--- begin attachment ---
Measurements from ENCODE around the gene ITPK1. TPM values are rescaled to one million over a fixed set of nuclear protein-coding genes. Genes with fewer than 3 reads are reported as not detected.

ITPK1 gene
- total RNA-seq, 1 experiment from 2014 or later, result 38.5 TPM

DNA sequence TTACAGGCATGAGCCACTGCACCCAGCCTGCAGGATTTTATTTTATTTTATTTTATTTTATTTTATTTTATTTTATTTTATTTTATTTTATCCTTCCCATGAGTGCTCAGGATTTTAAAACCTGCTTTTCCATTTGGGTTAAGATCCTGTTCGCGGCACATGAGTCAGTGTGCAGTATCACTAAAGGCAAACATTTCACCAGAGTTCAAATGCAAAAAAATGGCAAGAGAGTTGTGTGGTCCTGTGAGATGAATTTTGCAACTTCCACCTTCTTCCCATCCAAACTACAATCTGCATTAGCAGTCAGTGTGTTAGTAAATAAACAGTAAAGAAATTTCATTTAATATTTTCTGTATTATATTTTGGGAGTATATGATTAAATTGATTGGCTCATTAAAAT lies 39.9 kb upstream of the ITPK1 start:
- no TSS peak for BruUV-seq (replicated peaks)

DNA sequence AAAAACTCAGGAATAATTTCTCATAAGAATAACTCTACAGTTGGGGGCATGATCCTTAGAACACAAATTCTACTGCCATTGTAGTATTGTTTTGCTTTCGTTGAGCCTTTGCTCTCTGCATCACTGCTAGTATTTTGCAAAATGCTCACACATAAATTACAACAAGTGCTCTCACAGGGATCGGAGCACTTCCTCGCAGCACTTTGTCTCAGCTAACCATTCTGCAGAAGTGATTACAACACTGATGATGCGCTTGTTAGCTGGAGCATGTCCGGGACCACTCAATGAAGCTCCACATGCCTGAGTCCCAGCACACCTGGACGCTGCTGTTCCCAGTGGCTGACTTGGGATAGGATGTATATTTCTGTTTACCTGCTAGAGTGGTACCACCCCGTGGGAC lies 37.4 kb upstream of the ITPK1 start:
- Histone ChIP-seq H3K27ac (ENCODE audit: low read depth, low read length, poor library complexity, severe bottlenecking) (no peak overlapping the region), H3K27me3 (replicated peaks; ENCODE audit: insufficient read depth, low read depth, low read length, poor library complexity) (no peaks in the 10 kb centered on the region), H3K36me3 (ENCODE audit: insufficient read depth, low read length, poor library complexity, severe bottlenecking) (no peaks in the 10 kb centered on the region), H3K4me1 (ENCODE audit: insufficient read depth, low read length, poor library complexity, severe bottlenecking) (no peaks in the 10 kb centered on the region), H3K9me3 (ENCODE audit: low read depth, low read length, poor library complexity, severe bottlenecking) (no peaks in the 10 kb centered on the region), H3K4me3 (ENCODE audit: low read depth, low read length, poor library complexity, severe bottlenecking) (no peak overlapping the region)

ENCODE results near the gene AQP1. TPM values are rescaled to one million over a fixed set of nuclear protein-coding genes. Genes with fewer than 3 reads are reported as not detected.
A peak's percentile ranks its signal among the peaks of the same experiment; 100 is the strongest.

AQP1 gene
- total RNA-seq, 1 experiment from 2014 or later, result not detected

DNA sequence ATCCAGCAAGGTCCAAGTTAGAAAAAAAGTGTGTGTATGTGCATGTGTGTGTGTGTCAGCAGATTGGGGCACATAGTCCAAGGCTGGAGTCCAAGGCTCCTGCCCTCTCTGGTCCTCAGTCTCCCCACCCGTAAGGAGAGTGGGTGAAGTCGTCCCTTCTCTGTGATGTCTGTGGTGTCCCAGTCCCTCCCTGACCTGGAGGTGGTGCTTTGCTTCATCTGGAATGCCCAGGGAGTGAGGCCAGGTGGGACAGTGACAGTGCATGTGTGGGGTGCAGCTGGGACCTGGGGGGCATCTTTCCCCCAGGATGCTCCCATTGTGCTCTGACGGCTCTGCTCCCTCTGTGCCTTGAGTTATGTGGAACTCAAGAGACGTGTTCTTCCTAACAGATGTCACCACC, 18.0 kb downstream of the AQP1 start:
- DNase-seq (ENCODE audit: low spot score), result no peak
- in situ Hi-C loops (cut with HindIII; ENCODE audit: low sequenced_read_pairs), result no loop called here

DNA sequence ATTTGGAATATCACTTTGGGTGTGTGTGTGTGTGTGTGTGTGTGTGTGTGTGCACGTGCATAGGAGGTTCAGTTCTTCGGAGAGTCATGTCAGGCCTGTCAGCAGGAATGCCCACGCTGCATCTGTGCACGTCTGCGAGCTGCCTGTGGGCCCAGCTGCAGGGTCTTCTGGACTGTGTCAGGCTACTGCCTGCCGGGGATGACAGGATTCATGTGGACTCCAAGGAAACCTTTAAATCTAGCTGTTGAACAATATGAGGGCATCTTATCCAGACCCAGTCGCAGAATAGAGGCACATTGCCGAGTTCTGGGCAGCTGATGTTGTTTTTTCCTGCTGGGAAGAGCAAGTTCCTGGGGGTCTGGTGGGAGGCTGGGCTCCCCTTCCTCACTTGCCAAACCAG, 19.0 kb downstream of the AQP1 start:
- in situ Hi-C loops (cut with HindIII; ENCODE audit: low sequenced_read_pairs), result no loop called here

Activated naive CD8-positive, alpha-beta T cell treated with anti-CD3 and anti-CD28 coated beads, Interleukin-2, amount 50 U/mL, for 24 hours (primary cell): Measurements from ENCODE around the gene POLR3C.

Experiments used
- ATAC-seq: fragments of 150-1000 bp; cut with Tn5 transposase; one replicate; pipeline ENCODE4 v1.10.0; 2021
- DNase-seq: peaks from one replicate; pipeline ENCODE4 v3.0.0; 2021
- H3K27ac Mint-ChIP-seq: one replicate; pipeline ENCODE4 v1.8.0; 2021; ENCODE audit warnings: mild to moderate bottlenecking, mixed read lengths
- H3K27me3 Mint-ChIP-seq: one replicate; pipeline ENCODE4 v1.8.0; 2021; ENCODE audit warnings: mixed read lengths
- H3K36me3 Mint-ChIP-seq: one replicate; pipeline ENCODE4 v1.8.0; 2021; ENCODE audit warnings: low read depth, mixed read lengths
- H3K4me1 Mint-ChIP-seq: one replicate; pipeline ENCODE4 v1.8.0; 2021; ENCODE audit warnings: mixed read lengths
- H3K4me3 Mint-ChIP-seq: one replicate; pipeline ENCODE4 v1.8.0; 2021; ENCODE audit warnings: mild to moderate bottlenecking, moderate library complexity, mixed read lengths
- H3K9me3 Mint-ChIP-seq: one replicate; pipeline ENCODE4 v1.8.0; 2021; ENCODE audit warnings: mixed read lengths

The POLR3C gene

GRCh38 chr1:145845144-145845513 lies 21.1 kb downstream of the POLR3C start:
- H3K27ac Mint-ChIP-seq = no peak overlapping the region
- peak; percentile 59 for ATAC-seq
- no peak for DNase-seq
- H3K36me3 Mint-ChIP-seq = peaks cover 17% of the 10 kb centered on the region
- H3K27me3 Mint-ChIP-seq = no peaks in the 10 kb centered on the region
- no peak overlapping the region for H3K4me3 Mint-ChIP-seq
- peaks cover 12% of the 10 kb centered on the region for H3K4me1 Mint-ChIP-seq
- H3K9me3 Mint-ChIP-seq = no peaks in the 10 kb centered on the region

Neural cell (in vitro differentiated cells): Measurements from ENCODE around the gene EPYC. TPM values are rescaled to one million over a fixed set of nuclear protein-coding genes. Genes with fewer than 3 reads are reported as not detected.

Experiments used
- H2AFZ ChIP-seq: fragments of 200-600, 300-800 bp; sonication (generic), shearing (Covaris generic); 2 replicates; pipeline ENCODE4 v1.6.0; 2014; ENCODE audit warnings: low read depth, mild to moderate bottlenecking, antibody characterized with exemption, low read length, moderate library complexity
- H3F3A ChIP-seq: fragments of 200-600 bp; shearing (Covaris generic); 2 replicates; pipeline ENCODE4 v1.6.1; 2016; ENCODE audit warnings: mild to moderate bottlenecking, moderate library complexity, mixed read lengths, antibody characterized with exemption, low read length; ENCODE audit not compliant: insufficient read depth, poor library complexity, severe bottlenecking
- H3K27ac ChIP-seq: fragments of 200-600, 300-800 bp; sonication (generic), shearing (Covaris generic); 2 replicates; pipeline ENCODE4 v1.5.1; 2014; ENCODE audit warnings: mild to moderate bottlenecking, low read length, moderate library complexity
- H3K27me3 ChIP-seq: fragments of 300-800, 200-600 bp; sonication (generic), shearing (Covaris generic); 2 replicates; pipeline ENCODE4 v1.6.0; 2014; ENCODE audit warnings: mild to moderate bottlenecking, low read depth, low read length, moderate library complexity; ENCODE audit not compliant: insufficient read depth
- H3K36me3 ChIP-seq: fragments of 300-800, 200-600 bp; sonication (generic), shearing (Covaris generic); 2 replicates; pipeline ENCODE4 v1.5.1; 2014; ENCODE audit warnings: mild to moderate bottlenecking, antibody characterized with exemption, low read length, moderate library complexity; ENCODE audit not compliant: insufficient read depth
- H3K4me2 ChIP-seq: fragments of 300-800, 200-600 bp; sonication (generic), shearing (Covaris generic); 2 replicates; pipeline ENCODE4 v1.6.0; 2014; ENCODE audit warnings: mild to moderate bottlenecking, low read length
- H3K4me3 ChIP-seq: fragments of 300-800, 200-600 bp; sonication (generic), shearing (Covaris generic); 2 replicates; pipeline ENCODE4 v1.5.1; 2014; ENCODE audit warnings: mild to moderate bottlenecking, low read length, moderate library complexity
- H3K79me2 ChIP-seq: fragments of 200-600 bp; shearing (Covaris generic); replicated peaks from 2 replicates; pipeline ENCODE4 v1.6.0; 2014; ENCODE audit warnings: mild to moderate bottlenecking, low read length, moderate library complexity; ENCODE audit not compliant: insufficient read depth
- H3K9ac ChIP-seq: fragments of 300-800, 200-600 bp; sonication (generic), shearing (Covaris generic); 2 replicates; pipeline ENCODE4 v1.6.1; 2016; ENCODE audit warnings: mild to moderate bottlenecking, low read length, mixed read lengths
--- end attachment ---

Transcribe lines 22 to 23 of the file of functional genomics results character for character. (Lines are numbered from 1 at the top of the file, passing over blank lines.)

- H3K27me3 Mint-ChIP-seq: one replicate; pipeline ENCODE4 v1.8.0; 2021; ENCODE audit warnings: mixed read lengths
- H3K36me3 Mint-ChIP-seq: one replicate; pipeline ENCODE4 v1.8.0; 2021; ENCODE audit warnings: low read depth, mixed read lengths